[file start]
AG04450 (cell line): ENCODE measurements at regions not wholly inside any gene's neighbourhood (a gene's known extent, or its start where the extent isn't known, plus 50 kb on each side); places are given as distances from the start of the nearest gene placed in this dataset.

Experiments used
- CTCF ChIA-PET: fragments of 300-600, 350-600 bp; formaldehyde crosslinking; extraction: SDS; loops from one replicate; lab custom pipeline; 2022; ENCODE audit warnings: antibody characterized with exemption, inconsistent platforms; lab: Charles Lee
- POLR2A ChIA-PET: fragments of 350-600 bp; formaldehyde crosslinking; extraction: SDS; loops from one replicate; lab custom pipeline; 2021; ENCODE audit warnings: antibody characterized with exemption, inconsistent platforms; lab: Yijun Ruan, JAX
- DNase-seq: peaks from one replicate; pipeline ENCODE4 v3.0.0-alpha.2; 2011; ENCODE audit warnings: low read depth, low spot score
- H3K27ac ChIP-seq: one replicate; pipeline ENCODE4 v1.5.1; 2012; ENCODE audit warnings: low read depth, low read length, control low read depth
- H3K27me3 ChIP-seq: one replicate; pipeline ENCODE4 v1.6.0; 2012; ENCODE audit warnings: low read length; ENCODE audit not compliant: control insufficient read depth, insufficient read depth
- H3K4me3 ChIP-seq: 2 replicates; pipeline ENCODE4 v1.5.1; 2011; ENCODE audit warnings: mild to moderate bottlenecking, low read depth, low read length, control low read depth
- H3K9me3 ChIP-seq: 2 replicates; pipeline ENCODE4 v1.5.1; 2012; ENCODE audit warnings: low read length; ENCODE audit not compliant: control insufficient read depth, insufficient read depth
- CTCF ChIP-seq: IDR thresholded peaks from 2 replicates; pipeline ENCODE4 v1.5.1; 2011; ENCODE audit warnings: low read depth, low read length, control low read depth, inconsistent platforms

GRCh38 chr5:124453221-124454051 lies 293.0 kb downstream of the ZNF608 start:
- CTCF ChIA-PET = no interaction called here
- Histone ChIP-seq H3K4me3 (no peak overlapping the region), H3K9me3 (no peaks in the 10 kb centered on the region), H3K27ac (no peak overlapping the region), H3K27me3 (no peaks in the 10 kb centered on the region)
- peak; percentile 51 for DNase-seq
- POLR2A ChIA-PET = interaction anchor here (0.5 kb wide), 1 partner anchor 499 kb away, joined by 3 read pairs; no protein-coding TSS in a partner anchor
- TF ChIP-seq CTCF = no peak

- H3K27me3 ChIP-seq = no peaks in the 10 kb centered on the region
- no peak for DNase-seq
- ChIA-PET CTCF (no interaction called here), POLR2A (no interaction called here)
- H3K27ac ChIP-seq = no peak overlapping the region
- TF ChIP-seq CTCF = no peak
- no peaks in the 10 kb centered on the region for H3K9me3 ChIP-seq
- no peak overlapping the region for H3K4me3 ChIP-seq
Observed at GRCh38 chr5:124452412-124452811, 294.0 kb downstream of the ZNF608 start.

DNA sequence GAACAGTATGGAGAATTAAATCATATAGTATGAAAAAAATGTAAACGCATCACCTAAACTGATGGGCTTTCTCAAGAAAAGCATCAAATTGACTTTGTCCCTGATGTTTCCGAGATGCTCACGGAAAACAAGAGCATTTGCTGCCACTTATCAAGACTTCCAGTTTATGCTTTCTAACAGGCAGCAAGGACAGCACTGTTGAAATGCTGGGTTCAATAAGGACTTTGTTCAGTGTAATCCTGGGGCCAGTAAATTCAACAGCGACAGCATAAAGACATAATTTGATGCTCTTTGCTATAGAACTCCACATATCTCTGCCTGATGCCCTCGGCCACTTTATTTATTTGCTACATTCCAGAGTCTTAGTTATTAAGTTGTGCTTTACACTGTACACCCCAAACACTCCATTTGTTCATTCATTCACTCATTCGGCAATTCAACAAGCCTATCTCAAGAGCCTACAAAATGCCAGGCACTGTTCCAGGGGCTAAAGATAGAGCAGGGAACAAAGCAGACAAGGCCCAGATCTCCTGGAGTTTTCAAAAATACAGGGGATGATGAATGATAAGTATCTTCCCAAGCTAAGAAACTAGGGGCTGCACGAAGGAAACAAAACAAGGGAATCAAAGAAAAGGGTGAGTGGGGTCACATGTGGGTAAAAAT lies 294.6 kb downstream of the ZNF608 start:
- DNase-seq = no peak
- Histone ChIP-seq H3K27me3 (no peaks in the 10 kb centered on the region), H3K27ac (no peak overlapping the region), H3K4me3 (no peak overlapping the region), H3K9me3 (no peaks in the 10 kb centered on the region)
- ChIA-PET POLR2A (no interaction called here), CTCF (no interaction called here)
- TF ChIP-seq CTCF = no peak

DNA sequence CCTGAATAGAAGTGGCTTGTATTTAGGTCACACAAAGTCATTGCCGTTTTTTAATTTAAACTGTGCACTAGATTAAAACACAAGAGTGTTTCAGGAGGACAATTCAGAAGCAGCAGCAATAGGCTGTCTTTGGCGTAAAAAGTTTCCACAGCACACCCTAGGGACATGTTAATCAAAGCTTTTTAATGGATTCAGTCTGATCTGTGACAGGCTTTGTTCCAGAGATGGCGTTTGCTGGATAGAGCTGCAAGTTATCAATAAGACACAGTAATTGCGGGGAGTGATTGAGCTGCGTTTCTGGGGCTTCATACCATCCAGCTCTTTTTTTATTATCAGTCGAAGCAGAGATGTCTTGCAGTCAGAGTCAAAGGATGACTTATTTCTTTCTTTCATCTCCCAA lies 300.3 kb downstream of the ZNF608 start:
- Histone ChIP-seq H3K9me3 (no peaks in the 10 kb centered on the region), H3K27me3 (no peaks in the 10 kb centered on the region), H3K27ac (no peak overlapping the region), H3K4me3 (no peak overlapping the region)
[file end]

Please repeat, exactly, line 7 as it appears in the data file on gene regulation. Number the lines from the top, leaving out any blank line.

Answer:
- H3K27me3 ChIP-seq: one replicate; pipeline ENCODE4 v1.6.0; 2012; ENCODE audit warnings: low read length; ENCODE audit not compliant: control insufficient read depth, insufficient read depth